December 19, 2018

Negro Leagues DB Update: 1901 Cuban League

September 25, 2018 by · 1 Comment 

Our newest addition to the DB is the 1901 Cuban League. This is another product of our collaboration with Negroleagueshistory.com, based on research in 1899-1901 Cuban sports newspapers from the collections of Jay Caldwell and Ryan Christoff.

The 1901 season was the second year of integrated pro baseball in Cuba. After San Francisco’s shock pennant win in 1900, the powerhouse Habana club raided them for their pitcher (Salvador Rosado) and shortstop (Rogelio Valdés), added Carlos Royer from the Cubano club, and won the 1901 league going away. San Francisco was still good, despite being forced to scrounge for pitching; they added Julián Castillo, who would become perhaps the first true Cuban slugger, as well as pitcher/outfielder Emilio Palomino, a future batting champ, and Gervasio González, who would eventually be recognized as perhaps the greatest of all Cuban catchers—but got his start here as a little-used backup shortstop.

After the regular Cuban League concluded at the end of July, another championship was organized. Called El Gran Premio Particular (I’ve called it the Cuban Fall Championship in English), it seems to have been an attempt to revitalize interest after Habana ran away with the pennant. The two weakest clubs, Cubano and Fé, were dropped, and some of their best players redistributed to the remaining clubs. Unfortunately Habana also easily won the fall championship.

The fall league of 1901 has not traditionally been counted as part of the Cuban League’s history. But as far as I can tell the Gran Premio of 1901 was taken seriously by fans, players, and teams alike, and I don’t see any reason not to count it. The basic situation almost exactly parallels the 1923/24 season, when the Santa Clara juggernaut crushed the rest of the league. The league stopped the season, dropped the worst team, gave its best players to Santa Clara’s challengers, and started a new championship—which Santa Clara still won.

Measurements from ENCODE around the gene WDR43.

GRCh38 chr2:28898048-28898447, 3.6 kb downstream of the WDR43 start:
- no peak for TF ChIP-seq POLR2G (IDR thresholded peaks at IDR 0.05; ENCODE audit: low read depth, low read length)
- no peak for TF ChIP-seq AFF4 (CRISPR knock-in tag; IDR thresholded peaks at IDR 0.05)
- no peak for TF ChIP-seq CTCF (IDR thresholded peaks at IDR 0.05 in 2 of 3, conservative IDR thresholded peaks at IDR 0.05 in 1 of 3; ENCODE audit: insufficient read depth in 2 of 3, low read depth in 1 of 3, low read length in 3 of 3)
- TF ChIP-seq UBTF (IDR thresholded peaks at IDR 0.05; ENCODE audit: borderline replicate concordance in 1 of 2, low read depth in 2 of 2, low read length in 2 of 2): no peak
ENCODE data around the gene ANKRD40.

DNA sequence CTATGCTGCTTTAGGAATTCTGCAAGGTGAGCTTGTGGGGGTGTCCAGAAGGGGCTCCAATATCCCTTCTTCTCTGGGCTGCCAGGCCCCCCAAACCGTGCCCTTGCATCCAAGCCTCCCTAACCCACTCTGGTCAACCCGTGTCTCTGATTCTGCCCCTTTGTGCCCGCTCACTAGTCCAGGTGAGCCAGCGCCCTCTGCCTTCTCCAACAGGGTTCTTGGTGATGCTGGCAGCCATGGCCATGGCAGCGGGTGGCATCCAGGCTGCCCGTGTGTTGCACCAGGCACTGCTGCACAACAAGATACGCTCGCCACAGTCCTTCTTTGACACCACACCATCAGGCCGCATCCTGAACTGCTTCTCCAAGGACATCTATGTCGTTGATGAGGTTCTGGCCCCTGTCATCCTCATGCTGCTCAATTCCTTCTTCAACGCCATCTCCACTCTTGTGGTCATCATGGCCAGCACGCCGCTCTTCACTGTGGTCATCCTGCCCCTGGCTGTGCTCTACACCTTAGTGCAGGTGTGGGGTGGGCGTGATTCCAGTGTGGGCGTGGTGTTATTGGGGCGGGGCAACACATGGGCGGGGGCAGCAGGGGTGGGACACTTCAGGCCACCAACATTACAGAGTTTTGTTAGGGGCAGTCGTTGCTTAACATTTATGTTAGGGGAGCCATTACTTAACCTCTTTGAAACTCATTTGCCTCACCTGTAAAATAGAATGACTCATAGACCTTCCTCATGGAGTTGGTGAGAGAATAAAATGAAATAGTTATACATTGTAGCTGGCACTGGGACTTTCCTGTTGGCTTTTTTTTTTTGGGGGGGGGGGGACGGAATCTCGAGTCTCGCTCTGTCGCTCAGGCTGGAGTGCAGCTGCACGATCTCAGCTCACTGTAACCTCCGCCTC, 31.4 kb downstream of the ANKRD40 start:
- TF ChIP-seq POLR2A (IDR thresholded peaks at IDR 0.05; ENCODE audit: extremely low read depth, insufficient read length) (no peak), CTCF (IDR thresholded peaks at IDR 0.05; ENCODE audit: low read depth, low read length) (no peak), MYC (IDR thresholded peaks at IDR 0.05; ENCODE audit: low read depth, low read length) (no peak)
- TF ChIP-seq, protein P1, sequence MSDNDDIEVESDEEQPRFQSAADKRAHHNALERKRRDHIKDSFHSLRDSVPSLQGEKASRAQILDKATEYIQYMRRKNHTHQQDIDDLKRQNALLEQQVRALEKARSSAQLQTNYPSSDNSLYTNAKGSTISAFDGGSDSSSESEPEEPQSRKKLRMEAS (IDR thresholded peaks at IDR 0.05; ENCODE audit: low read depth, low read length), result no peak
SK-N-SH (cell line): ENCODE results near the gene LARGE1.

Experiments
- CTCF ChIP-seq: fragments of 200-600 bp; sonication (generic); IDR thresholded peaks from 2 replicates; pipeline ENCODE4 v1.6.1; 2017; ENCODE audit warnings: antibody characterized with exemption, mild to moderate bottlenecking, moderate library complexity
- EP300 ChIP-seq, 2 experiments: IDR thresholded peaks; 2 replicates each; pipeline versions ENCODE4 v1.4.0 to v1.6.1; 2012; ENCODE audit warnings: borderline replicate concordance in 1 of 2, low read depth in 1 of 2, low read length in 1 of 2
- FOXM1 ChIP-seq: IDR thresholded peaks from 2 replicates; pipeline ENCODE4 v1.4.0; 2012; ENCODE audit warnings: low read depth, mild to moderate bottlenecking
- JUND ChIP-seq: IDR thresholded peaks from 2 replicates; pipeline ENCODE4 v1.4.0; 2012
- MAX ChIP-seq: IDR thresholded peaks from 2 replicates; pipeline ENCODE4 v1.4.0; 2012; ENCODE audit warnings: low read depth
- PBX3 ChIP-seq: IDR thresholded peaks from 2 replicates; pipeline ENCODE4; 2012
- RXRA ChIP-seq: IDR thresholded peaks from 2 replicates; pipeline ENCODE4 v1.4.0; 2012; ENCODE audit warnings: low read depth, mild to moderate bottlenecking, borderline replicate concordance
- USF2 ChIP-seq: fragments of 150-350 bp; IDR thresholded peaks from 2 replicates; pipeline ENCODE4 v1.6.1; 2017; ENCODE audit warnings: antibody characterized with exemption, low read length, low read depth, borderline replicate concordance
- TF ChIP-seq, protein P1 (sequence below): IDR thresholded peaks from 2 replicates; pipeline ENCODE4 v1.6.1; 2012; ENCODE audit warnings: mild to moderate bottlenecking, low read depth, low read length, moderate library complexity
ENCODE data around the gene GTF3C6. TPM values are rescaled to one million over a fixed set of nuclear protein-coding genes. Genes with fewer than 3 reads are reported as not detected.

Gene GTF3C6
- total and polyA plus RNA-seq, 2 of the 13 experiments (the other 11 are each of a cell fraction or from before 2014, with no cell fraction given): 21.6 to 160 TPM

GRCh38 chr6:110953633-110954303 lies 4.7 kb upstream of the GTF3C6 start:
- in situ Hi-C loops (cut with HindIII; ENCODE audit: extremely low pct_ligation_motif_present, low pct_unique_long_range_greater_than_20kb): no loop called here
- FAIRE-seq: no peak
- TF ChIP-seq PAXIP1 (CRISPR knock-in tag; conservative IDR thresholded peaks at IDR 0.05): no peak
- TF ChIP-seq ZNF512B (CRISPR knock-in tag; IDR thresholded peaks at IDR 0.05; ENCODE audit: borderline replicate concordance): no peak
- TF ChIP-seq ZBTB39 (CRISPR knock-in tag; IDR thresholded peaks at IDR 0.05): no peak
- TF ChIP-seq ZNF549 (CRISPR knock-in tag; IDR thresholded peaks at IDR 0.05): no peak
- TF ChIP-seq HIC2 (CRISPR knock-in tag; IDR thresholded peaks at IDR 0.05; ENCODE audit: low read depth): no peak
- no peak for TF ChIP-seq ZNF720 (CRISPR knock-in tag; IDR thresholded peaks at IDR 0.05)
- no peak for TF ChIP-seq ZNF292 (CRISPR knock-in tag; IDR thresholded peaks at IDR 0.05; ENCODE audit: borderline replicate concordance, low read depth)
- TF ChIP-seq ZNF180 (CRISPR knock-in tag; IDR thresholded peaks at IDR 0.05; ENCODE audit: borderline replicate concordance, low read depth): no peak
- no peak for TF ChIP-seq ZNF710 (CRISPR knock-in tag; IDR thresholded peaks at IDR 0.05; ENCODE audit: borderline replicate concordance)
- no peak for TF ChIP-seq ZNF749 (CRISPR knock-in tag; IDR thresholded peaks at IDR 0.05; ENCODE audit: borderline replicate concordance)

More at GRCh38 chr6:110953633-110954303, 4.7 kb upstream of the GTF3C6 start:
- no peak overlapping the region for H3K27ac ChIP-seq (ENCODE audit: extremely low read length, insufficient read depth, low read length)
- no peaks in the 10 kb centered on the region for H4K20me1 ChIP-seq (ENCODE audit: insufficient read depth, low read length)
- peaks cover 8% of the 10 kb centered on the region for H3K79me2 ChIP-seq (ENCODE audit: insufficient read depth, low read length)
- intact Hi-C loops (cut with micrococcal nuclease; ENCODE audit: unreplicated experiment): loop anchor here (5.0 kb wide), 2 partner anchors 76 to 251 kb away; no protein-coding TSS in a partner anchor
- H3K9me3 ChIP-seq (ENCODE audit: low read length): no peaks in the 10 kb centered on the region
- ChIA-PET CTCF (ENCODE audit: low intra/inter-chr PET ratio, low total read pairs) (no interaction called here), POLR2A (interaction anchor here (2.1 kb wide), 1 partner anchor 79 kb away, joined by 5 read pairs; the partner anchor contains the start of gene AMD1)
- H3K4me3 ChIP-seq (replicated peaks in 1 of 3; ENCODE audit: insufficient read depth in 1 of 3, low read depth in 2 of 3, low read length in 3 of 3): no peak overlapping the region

If you compare the stats here to ones published elsewhere, there might be some small differences, for two main reasons: 1) The addition of the second championship, which adds quite a few games to each player’s record; 2) The failure of El Score to publish box scores for two games; and 3) The league’s decision to throw out individual statistics from tie games as well as one game that San Francisco lost to a forfeit on appeal. Our policy in every instance is to present records of what actually happened on the field, without imposing later reinterpretations. Also, since sample size is a critical issue in most of the seasons we cover, my very strong preference is to count every seriously played game. So tie games are included in the individual stats, even if they were thrown out by the governing body in place at the time.

Let’s take the case of Julián Castillo. His official stats show him hitting 30 for 66 for a .454 average, which Jorge Figueredo counts as the single season record for Cuban professional baseball. This actually calculates to.455, or .45454…; but the official statistics, as published in El Score and every reference work ever since, put his average at .454.

By contrast, our stats show him hitting 29 for 77 in the Cuban League, or .377.

Here’s why our numbers are different:

1) Castillo went 2 for 5 in a July 18 game with no box score;
2) He went 0 for 4 in a June 27 game against that was later forfeited to Cubano and the individual stats thrown out;
3) He went 1 for 12 in tie games, which were also thrown out.

If you take our 29 for 77, add in the July 18 game (2 for 5), and subtract the other four (1 for 16), you end up with 30 for 66.

He also hit 2 for 16 for San Francisco in El Gran Premio Particular, before jumping the team to play for an independent club. This puts him at 31 for 93, .333, for the whole 1901 season.

Next up for the DB: the 1948 NAL & NAL, followed by the 1927 ECL, 1901/02 Cuban League, 1929 ANL, and more.

Comments

One Response to “Negro Leagues DB Update: 1901 Cuban League”
  1. HOWARD BLOOM says:

    Love your stuff and your Herculean efforts. I’m near retiring, so if you need some old white math guy to add some leg work or data crunching to your research you have my e-mail.

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